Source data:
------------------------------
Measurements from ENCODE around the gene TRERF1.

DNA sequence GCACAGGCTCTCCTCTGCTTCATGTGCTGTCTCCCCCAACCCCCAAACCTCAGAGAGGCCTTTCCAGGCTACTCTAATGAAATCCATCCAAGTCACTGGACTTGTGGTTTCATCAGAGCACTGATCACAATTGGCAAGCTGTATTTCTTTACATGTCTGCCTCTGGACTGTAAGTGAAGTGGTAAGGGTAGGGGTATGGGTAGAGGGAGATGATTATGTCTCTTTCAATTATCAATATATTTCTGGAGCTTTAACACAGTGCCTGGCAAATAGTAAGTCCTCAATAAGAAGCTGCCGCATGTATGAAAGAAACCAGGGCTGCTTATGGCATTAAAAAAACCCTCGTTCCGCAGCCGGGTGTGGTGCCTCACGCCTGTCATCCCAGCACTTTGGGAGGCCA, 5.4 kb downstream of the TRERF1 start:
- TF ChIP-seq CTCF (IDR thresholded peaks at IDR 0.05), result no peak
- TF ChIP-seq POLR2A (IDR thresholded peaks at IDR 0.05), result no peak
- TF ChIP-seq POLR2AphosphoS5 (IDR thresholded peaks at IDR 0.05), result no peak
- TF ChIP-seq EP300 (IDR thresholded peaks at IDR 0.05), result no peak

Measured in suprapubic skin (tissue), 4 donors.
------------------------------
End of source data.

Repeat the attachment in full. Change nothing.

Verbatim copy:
Measurements from ENCODE around the gene TRERF1.

DNA sequence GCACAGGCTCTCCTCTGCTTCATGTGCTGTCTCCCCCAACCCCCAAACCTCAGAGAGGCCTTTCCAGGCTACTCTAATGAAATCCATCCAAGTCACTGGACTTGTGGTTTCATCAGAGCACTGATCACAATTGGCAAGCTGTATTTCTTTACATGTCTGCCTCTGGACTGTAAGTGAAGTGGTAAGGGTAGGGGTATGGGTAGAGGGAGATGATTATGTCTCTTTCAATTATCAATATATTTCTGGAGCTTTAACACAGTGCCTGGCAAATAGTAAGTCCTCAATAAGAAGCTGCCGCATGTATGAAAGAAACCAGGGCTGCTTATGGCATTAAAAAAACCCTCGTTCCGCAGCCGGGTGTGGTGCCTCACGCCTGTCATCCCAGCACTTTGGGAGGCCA, 5.4 kb downstream of the TRERF1 start:
- TF ChIP-seq CTCF (IDR thresholded peaks at IDR 0.05), result no peak
- TF ChIP-seq POLR2A (IDR thresholded peaks at IDR 0.05), result no peak
- TF ChIP-seq POLR2AphosphoS5 (IDR thresholded peaks at IDR 0.05), result no peak
- TF ChIP-seq EP300 (IDR thresholded peaks at IDR 0.05), result no peak

Measured in suprapubic skin (tissue), 4 donors.